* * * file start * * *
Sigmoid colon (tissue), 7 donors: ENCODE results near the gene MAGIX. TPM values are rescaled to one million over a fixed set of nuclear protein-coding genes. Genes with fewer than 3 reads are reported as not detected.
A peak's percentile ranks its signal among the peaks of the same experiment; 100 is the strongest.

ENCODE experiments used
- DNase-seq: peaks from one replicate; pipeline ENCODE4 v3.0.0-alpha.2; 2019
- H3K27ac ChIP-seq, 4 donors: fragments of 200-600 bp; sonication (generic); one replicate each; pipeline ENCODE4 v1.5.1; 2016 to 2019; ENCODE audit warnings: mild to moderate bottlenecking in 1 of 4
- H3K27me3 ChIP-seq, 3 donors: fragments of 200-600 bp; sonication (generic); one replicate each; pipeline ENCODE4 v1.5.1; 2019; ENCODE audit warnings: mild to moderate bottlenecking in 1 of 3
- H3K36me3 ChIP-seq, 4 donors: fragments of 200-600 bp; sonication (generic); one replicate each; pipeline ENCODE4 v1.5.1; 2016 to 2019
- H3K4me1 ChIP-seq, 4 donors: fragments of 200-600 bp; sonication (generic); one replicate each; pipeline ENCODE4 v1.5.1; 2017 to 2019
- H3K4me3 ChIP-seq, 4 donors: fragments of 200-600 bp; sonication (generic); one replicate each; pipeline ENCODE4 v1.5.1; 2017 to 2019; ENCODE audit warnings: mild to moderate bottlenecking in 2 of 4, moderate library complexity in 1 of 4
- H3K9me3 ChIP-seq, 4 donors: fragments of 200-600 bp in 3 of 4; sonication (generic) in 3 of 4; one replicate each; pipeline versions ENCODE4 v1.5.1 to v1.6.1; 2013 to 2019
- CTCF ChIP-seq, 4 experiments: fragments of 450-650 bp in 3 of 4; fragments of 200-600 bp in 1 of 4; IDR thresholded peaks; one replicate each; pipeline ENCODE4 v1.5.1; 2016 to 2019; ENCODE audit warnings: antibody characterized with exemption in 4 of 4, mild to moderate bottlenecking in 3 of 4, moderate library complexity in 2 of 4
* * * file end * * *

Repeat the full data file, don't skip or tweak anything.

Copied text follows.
Sigmoid colon (tissue), 7 donors: ENCODE results near the gene MAGIX. TPM values are rescaled to one million over a fixed set of nuclear protein-coding genes. Genes with fewer than 3 reads are reported as not detected.
A peak's percentile ranks its signal among the peaks of the same experiment; 100 is the strongest.

ENCODE experiments used
- DNase-seq: peaks from one replicate; pipeline ENCODE4 v3.0.0-alpha.2; 2019
- H3K27ac ChIP-seq, 4 donors: fragments of 200-600 bp; sonication (generic); one replicate each; pipeline ENCODE4 v1.5.1; 2016 to 2019; ENCODE audit warnings: mild to moderate bottlenecking in 1 of 4
- H3K27me3 ChIP-seq, 3 donors: fragments of 200-600 bp; sonication (generic); one replicate each; pipeline ENCODE4 v1.5.1; 2019; ENCODE audit warnings: mild to moderate bottlenecking in 1 of 3
- H3K36me3 ChIP-seq, 4 donors: fragments of 200-600 bp; sonication (generic); one replicate each; pipeline ENCODE4 v1.5.1; 2016 to 2019
- H3K4me1 ChIP-seq, 4 donors: fragments of 200-600 bp; sonication (generic); one replicate each; pipeline ENCODE4 v1.5.1; 2017 to 2019
- H3K4me3 ChIP-seq, 4 donors: fragments of 200-600 bp; sonication (generic); one replicate each; pipeline ENCODE4 v1.5.1; 2017 to 2019; ENCODE audit warnings: mild to moderate bottlenecking in 2 of 4, moderate library complexity in 1 of 4
- H3K9me3 ChIP-seq, 4 donors: fragments of 200-600 bp in 3 of 4; sonication (generic) in 3 of 4; one replicate each; pipeline versions ENCODE4 v1.5.1 to v1.6.1; 2013 to 2019
- CTCF ChIP-seq, 4 experiments: fragments of 450-650 bp in 3 of 4; fragments of 200-600 bp in 1 of 4; IDR thresholded peaks; one replicate each; pipeline ENCODE4 v1.5.1; 2016 to 2019; ENCODE audit warnings: antibody characterized with exemption in 4 of 4, mild to moderate bottlenecking in 3 of 4, moderate library complexity in 2 of 4